Research: Bariatric surgery can reverse diabetes symptoms better than medicine

New research shows weight-loss surgery can reverse the signs of Type 2 diabetes better than medication alone.

The news is not much of a surprise to people like Dr. Paul Stanish, a general and bariatric surgeon with Community Health System.

Previous studies have shown the health benefits of the surgery.

“This is the second study comparing, head to head, patients who are given standard medical therapy and lifestyle changes versus surgical therapy,” Stanish said.

Research has shown the resolution of co-morbidities, which are diseases that are related to or caused by obesity, such as high blood pressure, diabetes and infertility, he said.

Studies released last week showed some people were able to stop taking insulin as soon as three days after their operations. Cholesterol and other heart risk factors also greatly improved.

In one study, most surgery patients were able to stop all diabetes drugs and have their disease stay in remission for at least two years. None of those treated with medicines alone could do that, according to the Associated Press.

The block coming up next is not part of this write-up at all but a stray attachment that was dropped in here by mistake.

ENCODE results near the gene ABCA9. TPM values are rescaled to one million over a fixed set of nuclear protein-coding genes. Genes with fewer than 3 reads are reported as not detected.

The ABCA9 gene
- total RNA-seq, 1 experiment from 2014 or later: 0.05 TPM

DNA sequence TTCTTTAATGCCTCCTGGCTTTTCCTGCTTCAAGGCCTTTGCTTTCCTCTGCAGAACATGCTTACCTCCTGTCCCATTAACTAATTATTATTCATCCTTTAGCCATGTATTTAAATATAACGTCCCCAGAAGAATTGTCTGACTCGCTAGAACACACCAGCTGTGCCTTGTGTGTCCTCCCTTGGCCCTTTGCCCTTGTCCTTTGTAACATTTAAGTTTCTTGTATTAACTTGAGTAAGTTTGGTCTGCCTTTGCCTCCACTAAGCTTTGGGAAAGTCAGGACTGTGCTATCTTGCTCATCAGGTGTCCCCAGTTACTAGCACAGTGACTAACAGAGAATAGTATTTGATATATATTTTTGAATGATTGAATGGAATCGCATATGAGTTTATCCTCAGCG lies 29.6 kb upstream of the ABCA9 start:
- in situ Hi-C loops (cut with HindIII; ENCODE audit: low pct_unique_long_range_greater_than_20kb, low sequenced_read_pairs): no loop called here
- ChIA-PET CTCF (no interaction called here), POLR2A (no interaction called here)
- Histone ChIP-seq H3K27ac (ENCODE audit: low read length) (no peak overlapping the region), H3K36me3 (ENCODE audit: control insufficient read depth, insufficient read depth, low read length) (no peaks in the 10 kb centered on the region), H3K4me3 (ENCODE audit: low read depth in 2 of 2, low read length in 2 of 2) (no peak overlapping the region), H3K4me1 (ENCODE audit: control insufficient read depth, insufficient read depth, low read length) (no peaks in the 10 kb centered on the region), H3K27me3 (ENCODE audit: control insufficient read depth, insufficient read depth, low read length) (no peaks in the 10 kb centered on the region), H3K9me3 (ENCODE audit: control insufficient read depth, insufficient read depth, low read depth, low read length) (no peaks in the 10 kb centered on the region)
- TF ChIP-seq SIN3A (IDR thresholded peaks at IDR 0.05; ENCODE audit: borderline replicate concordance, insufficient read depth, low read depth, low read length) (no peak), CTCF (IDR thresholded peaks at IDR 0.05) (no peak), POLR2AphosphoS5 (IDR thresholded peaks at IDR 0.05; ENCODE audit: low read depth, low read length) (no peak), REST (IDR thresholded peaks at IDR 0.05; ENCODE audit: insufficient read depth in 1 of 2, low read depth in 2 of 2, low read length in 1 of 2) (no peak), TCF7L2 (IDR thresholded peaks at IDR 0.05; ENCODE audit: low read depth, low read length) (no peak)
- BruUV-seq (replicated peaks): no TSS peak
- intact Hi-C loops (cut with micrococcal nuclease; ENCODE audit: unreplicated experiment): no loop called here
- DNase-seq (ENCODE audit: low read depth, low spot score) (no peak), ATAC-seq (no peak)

Through medical therapy, a doctor may prescribe drugs, exercise and whole, healthy foods to optimize the lifestyle of Type 2 diabetics. There tends to be improvement for people who really stick to it, but the percentage of patients who are put into diabetes remission is low, Stanish said.

Results with surgery are more dramatic.

There were signs that the surgery itself — not just weight loss — helps reverse diabetes. Food makes the gut produce hormones to spur insulin, so trimming away part of it surgically may affect those hormones, doctors believe, according to the Associated Press.

“Our results are identical to that study,” Stanish said.

Some patients leave the hospital without needing their medication. Even with surgery, people need to maintain a healthy lifestyle.

“Surgery is a small part of the whole process,” he said.

Having weight loss surgery does not “cure” diabetes, because some people are genetically predisposed to it. When the symptoms disappear, the diabetes is considered in remission, Stanish said.

Gastric bypass has been successful in putting Type 2 diabetes into remission in nonobese patients as well, said John Karl, a nurse and bariatric coordinator for the Midwest Bariatric Institute through Franciscan St. Margaret Health.

Other forms of weight loss surgery have shown positive results, just not as dramatic, because there is a metabolic change to a person’s system with gastric bypass, Karl said.

“With that metabolic change, your body changes the way you process foods and regulates your insulin,” he said.

For now, many insurance companies will not cover the surgery if the patient is not obese, said Karl, who assists Dr. Gerald Cahill in bariatric surgeries.

The Associated Press contributed to this story.

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